Tips from Experienced ECEC 3190 Practicum Teachers Fall 2002
from Haley Jones
You should go into the elementary class room ready to work. Let your mentor teacher know that you are willing to do (or at least try) anything she needs. Establish a comfortable relationship by talking with your teacher and asking questions. Right away, you should let her know that you have to complete so many lessons while you are in her class. Then she will know that there has to be a time set aside for YOU to teach. Communicate a lot to let her know you are there and ready to work.
from Maggie Tatum
See each child as a unique individual and know that children learn in many different ways. Adapt your plans with that in mine. And realize that children can sense whether you love them and teaching them or are just doing a job! -Sherry Cleveland
Being a teacher is more than a career, it is who you are! A teacher tries to gain experiences from everything he or she encounters in order to share that with those she teaches whether it is something read, seen, heard, or felt. Teaching becomes a lifestyle which grows beyond the classroom. A teacher must be willing to learn not only the material being taught but also the ones she is teaching. -Robbin Richardson
from Katrice McKinnon
from Shannon Coker
from Carla Bello
Observe and remember the techniques your mentor teacher uses to grab and hold the children's attention during a lesson or activity.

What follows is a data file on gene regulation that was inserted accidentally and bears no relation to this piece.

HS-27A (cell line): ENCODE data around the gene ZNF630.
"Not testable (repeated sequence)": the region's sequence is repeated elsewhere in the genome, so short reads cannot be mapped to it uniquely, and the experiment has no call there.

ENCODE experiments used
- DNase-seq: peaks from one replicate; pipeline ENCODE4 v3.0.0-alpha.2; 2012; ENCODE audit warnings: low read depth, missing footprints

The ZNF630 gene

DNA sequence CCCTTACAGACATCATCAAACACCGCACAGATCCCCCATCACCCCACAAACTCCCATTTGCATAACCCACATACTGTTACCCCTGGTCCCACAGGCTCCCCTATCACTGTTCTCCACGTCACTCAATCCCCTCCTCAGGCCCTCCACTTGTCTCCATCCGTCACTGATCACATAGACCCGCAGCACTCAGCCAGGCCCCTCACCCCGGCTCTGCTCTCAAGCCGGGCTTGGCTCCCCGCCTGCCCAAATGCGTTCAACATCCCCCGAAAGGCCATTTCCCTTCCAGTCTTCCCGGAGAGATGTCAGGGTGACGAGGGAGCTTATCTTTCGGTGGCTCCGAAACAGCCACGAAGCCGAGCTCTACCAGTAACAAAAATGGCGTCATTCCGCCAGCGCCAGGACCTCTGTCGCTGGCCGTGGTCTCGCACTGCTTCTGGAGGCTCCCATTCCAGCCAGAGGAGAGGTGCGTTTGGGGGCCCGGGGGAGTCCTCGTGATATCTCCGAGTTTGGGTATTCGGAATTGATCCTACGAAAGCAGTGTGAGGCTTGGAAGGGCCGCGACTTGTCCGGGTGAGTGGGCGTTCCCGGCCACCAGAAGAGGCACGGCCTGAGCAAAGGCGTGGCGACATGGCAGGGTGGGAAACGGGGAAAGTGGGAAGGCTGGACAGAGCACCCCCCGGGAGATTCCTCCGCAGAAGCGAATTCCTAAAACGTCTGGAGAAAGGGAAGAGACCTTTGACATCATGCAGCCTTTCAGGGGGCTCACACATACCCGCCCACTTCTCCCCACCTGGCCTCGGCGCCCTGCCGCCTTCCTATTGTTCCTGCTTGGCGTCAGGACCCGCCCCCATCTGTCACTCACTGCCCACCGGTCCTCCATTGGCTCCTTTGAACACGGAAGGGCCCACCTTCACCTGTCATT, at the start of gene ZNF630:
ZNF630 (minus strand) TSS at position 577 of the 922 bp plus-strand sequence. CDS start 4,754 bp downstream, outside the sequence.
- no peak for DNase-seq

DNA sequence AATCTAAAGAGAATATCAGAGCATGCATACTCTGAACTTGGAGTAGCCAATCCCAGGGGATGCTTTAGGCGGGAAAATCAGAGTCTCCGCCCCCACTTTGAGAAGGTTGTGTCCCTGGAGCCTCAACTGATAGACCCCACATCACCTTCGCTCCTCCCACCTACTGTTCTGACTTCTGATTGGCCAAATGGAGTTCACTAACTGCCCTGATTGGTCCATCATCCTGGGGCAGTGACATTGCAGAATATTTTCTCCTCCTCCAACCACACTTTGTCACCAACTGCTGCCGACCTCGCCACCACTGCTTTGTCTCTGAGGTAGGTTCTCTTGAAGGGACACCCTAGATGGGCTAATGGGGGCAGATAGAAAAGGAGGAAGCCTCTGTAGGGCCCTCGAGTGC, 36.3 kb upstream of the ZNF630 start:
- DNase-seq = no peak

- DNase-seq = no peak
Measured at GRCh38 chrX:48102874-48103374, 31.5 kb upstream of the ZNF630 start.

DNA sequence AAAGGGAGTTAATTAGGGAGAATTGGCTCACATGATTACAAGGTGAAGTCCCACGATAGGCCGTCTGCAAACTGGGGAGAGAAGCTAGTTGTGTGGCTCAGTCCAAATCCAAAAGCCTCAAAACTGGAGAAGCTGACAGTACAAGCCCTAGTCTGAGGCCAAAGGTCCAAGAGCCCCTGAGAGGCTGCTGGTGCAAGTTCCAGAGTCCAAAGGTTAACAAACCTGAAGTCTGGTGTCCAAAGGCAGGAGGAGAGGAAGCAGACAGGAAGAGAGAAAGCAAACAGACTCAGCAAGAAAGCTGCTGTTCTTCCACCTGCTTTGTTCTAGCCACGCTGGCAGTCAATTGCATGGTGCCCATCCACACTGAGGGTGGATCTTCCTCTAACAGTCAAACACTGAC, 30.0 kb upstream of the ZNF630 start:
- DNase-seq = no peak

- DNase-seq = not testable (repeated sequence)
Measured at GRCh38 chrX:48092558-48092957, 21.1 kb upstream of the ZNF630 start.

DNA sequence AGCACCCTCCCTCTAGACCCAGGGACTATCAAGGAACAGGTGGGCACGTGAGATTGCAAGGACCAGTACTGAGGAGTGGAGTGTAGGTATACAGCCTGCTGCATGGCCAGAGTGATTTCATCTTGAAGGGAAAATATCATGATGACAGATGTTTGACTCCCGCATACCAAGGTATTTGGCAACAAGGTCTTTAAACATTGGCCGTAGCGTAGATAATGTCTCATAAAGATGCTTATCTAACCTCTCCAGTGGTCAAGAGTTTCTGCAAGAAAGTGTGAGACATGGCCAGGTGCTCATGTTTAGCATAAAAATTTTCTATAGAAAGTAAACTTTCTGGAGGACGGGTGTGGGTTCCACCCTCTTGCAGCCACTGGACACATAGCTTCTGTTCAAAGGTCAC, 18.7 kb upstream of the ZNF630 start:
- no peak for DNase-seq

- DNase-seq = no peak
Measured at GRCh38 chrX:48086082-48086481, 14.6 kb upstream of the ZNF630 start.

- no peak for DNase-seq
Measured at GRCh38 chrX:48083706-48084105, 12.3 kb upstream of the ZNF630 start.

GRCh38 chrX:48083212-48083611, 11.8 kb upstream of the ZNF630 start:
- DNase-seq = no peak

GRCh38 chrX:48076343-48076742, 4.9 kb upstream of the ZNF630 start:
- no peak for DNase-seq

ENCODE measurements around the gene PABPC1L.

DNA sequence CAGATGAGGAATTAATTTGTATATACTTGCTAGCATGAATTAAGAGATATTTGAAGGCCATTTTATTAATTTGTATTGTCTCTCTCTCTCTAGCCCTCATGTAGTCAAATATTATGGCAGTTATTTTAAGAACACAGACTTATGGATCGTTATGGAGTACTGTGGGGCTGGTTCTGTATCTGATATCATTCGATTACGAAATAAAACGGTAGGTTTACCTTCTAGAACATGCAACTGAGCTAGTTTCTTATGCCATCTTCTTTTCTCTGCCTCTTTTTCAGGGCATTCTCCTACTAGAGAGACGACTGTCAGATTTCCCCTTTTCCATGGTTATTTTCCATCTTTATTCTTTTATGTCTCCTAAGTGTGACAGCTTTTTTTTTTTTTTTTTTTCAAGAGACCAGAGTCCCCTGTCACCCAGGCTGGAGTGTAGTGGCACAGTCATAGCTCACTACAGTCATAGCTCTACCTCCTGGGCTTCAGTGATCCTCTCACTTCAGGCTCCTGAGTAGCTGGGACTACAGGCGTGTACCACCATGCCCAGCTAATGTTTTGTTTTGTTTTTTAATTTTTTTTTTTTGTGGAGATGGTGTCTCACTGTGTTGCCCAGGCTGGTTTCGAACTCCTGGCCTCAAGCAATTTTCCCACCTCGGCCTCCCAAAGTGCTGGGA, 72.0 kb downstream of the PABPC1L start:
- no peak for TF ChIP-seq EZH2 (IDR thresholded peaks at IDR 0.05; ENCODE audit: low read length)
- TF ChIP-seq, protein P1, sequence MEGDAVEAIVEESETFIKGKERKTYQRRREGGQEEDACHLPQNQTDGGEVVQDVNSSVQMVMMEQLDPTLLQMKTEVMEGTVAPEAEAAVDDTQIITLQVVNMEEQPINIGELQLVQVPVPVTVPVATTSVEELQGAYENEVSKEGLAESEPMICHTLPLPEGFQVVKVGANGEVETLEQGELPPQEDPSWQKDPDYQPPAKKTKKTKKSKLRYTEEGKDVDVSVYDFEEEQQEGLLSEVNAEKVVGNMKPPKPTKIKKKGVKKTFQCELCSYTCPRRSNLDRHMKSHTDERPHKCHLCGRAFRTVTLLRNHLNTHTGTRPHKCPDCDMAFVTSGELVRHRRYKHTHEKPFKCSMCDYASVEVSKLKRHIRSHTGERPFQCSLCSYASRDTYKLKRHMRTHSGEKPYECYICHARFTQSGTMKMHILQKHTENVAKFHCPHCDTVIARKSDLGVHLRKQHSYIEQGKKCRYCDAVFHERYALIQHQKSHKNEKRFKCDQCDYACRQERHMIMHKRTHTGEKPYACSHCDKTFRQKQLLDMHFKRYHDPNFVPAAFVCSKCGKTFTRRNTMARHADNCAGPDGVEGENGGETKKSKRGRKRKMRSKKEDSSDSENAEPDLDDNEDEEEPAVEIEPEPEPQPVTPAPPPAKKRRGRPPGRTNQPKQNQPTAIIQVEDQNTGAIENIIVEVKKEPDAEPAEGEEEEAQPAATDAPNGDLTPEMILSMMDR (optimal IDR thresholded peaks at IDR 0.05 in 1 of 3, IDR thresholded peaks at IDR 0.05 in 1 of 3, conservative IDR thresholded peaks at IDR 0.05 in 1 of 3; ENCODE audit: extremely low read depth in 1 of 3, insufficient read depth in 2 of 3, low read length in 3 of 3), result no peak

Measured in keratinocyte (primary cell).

When you have your lessons evaluated by a University Professor, plan it on a day other than Monday. The children are still wound up from the weekend on Monday!
from Brandi Bostick
from Staci Cavenaugh
from Paige Southall
Prepare early for your lessons. There is often a lot of materials you may need and getting them together takes more time than you may think.
Practice reading books because you will read a lot of them to your practicum class. Probably even on your first day!
from Tamra Brice
Be prepared for all types of parents. There are some who are very supportive and are willing to communicate with your mentor teacher. There are others that believe that their child is a sweet, innocent angel that can do no wrong while in reality the student may act like a little devil. There are even parents who seem to not even exist in their child's life. The key with parents is to communicate. It is also very wise to keep documentation of the student's disciplinary actions. Most parents are pretty helpful, but remember to always expect the unexpected!
from Erin Roberts